I went to the open studios at Cockpit Arts, Deptford, on Friday. They are open today as well.
Cockpit Arts Deptford
18-22 Creekside
London SE8 3DZ
16-18 June. Sunday 11am – 6pm
Free entry
The studios house up to 170 designer makers in Holborn and Deptford. Cockpit describe themselves as the UK’s only business incubator for craftspeople, supporting those at the start of their careers and those who are more established. They began in 1986. In the early 1990s, I worked with them as part of my job in economic development at Camden Council.
The standard of work on display at Deptford is very high indeed. Partly due to the efforts of organisations like Cockpit and the Crafts Council, but mainly because of a more discerning public, the quality of craft production has improved There is more demand for personal products and a connection with the maker, and at the same time an expectation that the quality and finish of hand-made goods will be as high as that of machine-made goods. The old idea that you found a generation ago, that crafts had to prove that they were hand-made by being rough, has vanished. The increased number of designer makers (Cockpit estimate there are 25,000 in the UK with a combined turnover of £3.4bn) also raises the bar, with the best challenging the not-so-good.
On Friday, I paused to speak to a few makers in crafts other than my own, always interesting.


Charles has developed a range of items exploiting the qualities of top-grade leathers. Those he displayed were all in black, simple in outline, highly practical and a little severe. They are adaptable and would suit people with either classic taste or modern taste. He said he supplied retailers and also took commissions. I pointed to the briefcase shown here: “Would you make this in bright orange if a customer asked for it?”  He gulped. “Oh, yes,” he said.


I admired Stephen’s small, neat workshop. His tools were ranged in order, his drills stood in a block of hardwood. (Mine are flung into a tin.) The bows, seen close-up, are beautiful objects in themselves. The materials come from around the world: the wood from Brazil, the horsehair from China, the mother-of-pearl collected by Stephen himself on the Essex coast, and the finish of the handle in bone or mammoth ivory – yes, you read that right, mammoth ivory.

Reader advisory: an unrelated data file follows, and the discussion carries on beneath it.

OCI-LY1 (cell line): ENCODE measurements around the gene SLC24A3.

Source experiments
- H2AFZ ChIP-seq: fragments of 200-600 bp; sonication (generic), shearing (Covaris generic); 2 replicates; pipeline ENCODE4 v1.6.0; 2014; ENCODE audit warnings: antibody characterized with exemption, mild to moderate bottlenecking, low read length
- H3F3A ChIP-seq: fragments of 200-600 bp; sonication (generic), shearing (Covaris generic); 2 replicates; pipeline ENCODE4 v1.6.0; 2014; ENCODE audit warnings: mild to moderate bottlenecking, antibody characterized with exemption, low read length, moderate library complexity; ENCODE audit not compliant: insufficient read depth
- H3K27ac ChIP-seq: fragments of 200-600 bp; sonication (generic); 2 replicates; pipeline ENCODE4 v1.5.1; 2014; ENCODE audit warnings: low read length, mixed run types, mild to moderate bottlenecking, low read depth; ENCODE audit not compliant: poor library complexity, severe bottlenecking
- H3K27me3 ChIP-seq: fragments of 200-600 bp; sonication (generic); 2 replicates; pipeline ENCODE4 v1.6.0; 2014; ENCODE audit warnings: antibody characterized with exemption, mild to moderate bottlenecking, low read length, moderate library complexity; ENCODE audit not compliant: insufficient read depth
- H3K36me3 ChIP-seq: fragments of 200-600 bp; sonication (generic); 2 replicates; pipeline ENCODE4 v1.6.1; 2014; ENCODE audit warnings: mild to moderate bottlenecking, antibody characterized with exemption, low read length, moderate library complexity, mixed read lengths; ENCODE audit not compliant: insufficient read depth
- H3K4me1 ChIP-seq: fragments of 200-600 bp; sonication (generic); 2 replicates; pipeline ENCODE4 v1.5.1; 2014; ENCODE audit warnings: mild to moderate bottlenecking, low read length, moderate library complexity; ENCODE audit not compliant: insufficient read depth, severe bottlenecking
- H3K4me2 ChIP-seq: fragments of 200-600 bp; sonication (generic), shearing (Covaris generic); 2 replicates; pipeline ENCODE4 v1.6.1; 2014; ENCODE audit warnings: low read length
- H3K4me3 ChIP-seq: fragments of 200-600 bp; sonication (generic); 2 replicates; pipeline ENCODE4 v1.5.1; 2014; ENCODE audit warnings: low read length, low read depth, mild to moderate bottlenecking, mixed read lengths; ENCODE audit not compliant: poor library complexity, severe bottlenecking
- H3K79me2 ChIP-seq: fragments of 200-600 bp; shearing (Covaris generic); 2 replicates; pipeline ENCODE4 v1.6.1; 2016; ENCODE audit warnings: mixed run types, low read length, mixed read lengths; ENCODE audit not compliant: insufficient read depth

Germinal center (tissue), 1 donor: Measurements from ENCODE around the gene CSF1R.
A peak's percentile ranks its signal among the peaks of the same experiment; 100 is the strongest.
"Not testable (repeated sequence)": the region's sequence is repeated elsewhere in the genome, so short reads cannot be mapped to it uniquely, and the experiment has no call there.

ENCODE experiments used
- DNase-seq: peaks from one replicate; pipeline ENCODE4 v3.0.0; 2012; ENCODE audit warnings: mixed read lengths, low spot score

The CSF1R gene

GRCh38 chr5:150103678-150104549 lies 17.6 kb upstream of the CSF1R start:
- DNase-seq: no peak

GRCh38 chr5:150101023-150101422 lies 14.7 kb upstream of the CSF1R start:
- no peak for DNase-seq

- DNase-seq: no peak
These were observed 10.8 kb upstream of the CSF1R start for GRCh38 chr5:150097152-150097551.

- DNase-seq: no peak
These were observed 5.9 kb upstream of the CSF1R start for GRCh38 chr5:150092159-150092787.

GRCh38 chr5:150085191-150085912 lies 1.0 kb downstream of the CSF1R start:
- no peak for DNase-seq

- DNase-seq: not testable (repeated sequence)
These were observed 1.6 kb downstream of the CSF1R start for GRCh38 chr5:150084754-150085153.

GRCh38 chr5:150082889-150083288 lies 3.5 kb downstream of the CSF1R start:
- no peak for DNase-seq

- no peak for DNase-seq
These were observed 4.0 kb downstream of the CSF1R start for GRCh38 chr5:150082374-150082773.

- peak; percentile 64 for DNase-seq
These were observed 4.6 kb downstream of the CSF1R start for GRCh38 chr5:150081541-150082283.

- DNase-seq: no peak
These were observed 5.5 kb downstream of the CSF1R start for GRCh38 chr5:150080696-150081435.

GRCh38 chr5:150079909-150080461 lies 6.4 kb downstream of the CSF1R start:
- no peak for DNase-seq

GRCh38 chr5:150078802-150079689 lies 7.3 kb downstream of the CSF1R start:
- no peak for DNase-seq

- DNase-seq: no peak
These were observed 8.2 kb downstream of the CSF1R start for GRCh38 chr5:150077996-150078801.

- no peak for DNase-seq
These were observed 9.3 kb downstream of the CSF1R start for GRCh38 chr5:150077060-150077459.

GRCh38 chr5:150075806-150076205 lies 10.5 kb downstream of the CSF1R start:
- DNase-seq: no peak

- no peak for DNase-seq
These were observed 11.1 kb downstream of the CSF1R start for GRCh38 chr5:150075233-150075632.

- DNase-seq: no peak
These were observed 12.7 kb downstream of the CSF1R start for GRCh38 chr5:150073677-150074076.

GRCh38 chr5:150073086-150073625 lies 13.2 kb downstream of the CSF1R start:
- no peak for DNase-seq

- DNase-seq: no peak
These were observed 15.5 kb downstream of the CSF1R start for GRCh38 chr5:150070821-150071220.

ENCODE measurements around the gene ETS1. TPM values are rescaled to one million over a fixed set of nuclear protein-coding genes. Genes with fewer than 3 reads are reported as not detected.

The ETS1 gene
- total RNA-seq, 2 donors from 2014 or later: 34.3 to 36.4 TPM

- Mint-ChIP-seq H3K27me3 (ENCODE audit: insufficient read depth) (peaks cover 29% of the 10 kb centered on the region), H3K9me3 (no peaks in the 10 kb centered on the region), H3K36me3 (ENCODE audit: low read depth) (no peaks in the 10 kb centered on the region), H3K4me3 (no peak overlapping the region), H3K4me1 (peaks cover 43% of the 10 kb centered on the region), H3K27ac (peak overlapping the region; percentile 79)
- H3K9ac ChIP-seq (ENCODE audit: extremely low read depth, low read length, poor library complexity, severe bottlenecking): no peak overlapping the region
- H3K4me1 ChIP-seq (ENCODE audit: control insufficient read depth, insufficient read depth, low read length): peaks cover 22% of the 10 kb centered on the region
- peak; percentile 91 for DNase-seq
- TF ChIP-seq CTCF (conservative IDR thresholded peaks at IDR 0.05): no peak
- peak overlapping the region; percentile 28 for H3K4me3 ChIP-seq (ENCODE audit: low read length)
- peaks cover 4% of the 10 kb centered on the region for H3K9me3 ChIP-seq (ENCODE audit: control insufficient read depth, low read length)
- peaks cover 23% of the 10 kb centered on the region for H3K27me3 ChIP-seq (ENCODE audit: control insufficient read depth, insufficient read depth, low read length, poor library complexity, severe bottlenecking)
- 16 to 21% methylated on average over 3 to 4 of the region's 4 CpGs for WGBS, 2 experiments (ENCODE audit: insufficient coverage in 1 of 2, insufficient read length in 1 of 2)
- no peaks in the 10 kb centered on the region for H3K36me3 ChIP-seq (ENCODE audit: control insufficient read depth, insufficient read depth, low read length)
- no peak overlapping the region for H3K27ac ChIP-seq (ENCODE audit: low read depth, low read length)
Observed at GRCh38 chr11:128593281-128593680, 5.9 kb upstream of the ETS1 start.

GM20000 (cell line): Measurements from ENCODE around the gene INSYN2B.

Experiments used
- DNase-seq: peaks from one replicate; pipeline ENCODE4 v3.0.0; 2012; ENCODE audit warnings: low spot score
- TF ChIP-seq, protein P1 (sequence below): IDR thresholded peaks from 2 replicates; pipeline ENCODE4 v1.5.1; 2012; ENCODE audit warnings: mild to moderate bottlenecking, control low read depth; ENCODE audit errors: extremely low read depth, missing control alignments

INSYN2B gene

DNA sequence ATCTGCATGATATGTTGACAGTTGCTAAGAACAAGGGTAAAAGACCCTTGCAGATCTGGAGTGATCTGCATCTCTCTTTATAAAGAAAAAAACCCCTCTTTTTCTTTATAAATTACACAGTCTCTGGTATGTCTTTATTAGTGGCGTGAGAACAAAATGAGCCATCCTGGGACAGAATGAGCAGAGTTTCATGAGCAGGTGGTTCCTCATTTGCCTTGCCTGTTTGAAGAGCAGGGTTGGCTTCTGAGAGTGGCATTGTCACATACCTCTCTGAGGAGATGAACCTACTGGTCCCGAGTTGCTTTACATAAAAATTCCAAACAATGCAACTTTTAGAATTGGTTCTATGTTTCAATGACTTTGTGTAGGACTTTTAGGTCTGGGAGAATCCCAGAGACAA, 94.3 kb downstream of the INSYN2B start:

MARIA McLEAN Shoemaker

Maria’s workshop is a work of art. Bespoke cases stand on her parquet floor to take her tools and materials. They are on wheels so that they can be moved around the studio or even taken elsewhere: Maria, a graduate of Cordwainers College and the RCA, has the idea that she might be a peripatetic shoemaker. He sandals are exquisitely made and have that combination of beauty and utility that marks out the best craft products.

DOVILE B Jeweller

Dovile makes jewellery in a starling combination of silver and resin.


Wood turning is a staple of village craft shows and tends to be the redoubt of retired gents with more lathes than artistic judgement. Eleanor Lakelin’s wood products are on a different level. Many of them don’t look like wood at first, so wide is the range of colour, contour, texture and making methods.


Of course, I had to see a potter. Matthew Warner’s work is a tour de force. He is inspired by 18th century tableware and produces refined objects that, once again, combine beauty and utility. He has a range of soft coloured glazes and a successful combination of outside colour and clear glaze inside on a cream clay body, reminiscent of Wedgwood.

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